Heating of atmospere by Sunlight(Not Climate change or global warming)


by thorium1010
Tags: atmospere, change, climate, global, heating, sunlightnot, warming
thorium1010
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#1
Sep2-13, 09:37 AM
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So my question which part of the Em spectrum(sun) is responsible for heating of the atmosphere ? Is it visible or infrared or both ?
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mfb
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#2
Sep2-13, 04:29 PM
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All parts contribute, infrared more than visible light.
Chestermiller
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#3
Sep2-13, 08:22 PM
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The solar spectrum is such that most of the heating by direct absorption of solar photons by atmospheric gases occurs in the UV (oxygen) and in the visible (ozone).

russ_watters
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#4
Sep2-13, 08:45 PM
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Heating of atmospere by Sunlight(Not Climate change or global warming)


Does the ground count here or are you just wondering about what frequencies of light it absorbs?
thorium1010
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#5
Sep2-13, 10:09 PM
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Quote Quote by mfb View Post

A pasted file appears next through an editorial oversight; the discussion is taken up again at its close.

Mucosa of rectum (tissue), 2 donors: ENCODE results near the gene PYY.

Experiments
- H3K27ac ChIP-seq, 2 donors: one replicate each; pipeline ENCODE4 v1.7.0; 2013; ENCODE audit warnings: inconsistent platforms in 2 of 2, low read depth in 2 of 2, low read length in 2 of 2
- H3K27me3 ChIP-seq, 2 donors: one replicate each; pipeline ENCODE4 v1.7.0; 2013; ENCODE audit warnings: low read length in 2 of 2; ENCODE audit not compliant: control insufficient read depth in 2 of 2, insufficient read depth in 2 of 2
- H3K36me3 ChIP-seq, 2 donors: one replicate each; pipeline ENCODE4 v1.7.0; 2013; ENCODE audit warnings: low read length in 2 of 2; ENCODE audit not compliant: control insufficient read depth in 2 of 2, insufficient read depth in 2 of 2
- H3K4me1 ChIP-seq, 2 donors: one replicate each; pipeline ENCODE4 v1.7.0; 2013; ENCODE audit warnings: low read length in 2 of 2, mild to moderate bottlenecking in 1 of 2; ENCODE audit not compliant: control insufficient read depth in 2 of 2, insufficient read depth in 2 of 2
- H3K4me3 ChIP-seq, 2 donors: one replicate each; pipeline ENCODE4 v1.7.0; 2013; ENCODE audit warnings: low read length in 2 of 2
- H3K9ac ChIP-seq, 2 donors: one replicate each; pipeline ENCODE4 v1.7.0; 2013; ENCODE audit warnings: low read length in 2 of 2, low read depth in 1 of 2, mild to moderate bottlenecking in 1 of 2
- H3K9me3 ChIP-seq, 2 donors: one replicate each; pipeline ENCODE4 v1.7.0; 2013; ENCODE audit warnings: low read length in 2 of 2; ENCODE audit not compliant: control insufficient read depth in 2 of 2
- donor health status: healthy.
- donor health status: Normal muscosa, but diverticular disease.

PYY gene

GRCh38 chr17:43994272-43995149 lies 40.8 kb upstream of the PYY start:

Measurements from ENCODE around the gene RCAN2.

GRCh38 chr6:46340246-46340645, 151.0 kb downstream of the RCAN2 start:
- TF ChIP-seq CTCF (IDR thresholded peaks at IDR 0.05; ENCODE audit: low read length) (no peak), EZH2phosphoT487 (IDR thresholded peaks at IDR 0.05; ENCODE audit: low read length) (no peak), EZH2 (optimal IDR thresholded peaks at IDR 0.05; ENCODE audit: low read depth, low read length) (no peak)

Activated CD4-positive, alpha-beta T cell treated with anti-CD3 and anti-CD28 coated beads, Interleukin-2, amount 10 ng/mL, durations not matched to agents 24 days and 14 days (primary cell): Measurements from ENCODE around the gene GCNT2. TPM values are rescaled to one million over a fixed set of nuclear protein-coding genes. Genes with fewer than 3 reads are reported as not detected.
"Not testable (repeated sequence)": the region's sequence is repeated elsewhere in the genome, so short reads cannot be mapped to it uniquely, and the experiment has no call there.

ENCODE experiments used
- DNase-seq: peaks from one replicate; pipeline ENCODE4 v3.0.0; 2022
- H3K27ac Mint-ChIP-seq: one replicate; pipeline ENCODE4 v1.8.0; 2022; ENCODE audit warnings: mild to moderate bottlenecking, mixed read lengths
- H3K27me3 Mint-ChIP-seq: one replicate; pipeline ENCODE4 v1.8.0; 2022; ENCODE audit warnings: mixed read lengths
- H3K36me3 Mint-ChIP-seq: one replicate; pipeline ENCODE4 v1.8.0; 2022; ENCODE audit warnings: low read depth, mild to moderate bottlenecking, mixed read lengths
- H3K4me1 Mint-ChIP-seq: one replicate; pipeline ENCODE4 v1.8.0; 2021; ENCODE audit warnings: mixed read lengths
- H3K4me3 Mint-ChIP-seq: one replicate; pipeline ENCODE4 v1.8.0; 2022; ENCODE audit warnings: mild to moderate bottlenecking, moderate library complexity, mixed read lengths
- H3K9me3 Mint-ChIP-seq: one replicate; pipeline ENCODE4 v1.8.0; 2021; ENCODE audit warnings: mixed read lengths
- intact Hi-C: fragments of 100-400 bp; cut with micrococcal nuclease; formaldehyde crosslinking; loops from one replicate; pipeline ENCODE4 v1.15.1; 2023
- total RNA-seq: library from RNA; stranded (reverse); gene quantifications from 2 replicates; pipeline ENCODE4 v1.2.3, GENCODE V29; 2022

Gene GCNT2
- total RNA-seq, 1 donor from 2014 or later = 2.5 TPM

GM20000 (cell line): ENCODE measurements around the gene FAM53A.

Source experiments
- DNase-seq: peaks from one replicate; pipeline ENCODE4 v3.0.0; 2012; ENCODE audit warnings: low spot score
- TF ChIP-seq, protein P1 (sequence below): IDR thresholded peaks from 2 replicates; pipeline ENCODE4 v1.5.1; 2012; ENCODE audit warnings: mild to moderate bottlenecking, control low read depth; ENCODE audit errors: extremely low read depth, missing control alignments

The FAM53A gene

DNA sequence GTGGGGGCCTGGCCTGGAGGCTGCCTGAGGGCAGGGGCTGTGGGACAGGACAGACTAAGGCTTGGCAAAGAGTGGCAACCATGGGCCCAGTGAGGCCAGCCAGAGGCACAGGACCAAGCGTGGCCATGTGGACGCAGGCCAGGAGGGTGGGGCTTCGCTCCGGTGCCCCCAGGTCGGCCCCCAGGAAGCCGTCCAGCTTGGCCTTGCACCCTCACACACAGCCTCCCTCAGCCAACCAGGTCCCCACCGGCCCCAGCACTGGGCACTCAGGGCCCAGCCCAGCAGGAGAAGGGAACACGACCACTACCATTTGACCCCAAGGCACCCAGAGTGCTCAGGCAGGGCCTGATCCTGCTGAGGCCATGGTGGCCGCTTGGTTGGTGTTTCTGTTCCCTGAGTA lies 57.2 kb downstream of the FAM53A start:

All parts contribute, infrared more than visible light.
But, why does infrared contribute more compared to visible ?


Quote Quote by russ_watters View Post
Does the ground count here or are you just wondering about what frequencies of light it absorbs?
Is there a difference?. I was thinking whether a particular part of em spectrum caused majority of heating.
chemisttree
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Sep3-13, 12:26 AM
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Light hits ground... ground gets warm and emits infrared... sky absorbs re-emitted infrared. Greenhouse Effect.
Algr
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#7
Sep3-13, 01:16 AM
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Chemisttree is close.

It is important to remember that "Heat" and "Infrared" are totally different things. "Heat" is the vibration of molecules. Since there are (almost) no molecules in space, heat cannot travel from the Sun to the Earth directly.

Hot molecules sometimes cool off by emitting a photon. Photons are the particle that visible light is made of, but other frequencies, such as radio, infrared, and ultraviolet are also photons. Infrared and visible light behave mostly the same way. They can travel easily from the Sun to the Earth, and pass right through transparent things like air and glass. But when they hit something opaque, such as the ground, the photon can re-enter those molecules and heat them up. Vibrating molecules in the ground then heat the air that touches the ground. That is why air at high altitudes is so cold - the photons pass through without heating the air, and the ground is too far away!

BTW, this also tells you how a greenhouse works! Photons pass through the air and glass, and heat up the ground and plants inside the greenhouse. The vibrating molecules in the ground and plants then warm the air, but only the small amount of air inside the greenhouse - not the whole atmosphere. So the photons can easily enter, but vibrating molecules have a hard time getting out, so the inside stays warm!